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President-elect Donald Trump’s selection of Obamacare critic Rep. Tom Price is sparking worry among health care advocates, especially those on the front lines of the battle against HIV/AIDS. “Many of us are worried that the gains we have made might be stymied or worse we we might loose ground because President-elect Trump has talked about repealing the Affordable Healthcare Act and many people living with HIV/AIDS might lose their healthcare,” Phil Wilson, CEO and founder of the Los Angeles-based Black AIDS Institute, told the AFRO.

From Los Angeles to Washington D.C. there are many soldiers in the battle against HIV and AIDS who used World AIDS Day, Dec. 1, to remind people that this is a medical war that can only be won if everyone does their part.

Guy Weston, executive director of the DC Cares Consortium said after decades of progress treatment options for people living with HIV or AIDS should not be politicized. “We have so much progress in the last 16 years, even President George W. Bush pushed programs,” said Weston, whose organization is one of the many District-based service providers for people living with HIV/AIDS.

Herman Williams, a case manager with Us Helping Us, also sounded an optimistic tone on the eve of World AIDS Day, which started in 1988. “We have come to a point in the HIV/AIDS cycle where it is no longer a death sentence,” Williams said in an interview, referencing to preventative medications such as Truvada. “If you take your medicine you can live a regular life. We have come a super long way in the last 30 years but we have more work to do. To much money is being spent on the pharmaceutical side.”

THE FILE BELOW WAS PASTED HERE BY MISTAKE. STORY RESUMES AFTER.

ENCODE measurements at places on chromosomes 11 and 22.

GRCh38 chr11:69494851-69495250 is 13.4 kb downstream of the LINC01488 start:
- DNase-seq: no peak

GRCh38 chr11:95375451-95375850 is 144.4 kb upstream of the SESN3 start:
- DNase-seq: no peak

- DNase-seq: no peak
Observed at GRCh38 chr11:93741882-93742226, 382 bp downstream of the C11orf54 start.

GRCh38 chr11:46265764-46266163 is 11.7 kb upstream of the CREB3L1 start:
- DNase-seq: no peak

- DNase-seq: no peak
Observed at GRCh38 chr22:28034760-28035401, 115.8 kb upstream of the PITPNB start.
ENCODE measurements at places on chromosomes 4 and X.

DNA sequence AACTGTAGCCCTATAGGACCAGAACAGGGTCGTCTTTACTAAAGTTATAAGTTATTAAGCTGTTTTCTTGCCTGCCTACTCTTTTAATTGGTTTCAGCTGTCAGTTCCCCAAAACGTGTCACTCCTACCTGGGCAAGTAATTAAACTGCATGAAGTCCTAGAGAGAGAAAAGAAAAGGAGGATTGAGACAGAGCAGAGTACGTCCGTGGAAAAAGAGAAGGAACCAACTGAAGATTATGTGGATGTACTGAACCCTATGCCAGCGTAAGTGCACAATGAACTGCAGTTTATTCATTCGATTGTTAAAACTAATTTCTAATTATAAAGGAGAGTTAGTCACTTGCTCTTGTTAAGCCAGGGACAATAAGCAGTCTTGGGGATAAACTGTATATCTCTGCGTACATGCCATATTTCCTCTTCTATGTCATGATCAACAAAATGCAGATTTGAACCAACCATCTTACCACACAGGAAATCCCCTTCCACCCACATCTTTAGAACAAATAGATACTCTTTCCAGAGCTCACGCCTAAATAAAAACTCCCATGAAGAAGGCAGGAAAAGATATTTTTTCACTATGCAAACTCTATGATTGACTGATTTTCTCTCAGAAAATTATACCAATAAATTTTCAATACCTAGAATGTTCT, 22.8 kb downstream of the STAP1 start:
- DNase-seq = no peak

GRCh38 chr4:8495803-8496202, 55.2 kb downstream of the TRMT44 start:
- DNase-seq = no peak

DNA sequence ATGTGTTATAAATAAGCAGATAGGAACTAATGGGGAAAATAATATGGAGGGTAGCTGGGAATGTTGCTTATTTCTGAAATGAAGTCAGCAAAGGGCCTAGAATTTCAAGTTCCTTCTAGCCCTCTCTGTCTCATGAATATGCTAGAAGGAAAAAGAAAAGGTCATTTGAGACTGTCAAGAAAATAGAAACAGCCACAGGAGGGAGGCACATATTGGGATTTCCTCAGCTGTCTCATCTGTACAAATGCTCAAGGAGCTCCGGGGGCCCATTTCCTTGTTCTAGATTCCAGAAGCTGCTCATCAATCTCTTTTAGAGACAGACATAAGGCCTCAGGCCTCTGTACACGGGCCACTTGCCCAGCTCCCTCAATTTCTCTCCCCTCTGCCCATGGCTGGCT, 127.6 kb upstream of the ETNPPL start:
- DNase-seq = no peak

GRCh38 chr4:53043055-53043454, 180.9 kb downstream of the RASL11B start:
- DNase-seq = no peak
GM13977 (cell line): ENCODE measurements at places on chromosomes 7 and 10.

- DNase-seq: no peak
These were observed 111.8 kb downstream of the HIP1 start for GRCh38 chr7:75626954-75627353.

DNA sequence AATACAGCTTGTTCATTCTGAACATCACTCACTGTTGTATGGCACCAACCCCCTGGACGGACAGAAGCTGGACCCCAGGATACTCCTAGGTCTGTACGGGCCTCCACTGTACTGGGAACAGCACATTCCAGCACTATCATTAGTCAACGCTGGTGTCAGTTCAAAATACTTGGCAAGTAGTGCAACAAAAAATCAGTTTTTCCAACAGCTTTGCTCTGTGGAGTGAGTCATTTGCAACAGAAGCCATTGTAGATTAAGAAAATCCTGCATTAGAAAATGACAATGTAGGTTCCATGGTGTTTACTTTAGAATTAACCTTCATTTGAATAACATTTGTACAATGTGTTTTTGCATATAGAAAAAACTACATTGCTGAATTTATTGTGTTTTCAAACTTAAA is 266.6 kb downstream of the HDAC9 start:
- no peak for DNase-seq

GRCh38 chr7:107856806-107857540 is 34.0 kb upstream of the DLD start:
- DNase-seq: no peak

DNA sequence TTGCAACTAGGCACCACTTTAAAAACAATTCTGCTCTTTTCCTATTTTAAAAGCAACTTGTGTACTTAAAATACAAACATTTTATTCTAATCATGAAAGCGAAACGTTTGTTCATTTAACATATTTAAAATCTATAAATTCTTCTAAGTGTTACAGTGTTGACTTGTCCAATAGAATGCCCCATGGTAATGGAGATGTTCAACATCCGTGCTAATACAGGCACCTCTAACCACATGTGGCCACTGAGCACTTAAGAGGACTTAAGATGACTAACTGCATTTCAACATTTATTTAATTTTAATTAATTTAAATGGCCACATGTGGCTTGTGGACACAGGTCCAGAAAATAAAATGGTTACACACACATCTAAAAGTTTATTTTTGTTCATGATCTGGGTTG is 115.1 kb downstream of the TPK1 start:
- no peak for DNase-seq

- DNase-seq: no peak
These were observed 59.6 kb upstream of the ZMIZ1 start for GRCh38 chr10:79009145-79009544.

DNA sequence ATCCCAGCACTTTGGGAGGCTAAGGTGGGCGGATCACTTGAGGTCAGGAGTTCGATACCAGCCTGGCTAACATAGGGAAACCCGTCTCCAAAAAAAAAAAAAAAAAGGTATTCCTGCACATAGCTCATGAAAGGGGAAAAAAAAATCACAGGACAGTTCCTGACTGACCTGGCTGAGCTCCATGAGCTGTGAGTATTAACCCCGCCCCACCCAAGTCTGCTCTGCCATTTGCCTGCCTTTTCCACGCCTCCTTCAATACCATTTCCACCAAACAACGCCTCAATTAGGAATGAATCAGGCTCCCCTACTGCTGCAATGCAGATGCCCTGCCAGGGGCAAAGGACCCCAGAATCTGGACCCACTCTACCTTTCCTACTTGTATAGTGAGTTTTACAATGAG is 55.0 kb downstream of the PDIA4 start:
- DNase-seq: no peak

“Prevention and education are so important, and it’s just that simple,” Mark Ridley-Thomas, a Los Angeles County supervisor and a recipient of the Black AIDS Institutes “Heroes in the Struggle Award,” said in a statement.

According to the Black AIDS institute, Blacks, disproportionately make up 44 percent of the new HIV diagnoses.

But on World AIDS Day Wilson is clearly worried. “We are already getting calls from patients and clients worried that they are going to lose their health insurance. The Affordable Health Care Act is a very important prevention tool,” he said.